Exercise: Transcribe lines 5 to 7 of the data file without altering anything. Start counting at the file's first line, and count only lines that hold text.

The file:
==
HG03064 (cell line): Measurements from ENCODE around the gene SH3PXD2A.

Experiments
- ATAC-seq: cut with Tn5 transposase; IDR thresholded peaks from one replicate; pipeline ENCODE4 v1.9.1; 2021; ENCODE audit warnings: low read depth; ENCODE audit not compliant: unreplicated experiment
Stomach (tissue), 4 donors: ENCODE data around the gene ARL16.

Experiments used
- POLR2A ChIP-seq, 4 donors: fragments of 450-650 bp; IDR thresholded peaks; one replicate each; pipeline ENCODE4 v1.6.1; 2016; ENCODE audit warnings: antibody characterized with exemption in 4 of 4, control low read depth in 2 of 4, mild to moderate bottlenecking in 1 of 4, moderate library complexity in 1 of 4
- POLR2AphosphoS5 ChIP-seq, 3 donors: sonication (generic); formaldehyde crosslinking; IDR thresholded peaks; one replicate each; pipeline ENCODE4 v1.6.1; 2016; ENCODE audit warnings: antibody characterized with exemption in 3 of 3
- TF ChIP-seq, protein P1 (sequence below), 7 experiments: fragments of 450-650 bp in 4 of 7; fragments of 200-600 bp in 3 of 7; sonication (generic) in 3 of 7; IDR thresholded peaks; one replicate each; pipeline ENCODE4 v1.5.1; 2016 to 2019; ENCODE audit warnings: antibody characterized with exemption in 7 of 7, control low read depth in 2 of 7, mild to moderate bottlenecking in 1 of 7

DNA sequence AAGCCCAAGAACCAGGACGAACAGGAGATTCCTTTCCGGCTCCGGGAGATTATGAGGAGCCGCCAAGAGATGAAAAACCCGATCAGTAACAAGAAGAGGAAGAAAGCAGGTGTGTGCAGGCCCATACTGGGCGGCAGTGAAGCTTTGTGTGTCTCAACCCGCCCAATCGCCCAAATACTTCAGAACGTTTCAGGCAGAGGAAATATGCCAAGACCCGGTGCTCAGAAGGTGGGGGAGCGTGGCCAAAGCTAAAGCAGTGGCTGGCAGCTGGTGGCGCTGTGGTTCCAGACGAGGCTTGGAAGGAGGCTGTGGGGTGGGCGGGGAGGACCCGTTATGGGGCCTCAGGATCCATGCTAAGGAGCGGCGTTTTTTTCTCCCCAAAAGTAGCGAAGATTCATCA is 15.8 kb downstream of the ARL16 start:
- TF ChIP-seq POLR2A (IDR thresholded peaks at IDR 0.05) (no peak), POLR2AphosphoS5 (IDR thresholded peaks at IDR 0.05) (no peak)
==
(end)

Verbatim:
Experiments used
- POLR2A ChIP-seq, 4 donors: fragments of 450-650 bp; IDR thresholded peaks; one replicate each; pipeline ENCODE4 v1.6.1; 2016; ENCODE audit warnings: antibody characterized with exemption in 4 of 4, control low read depth in 2 of 4, mild to moderate bottlenecking in 1 of 4, moderate library complexity in 1 of 4
- POLR2AphosphoS5 ChIP-seq, 3 donors: sonication (generic); formaldehyde crosslinking; IDR thresholded peaks; one replicate each; pipeline ENCODE4 v1.6.1; 2016; ENCODE audit warnings: antibody characterized with exemption in 3 of 3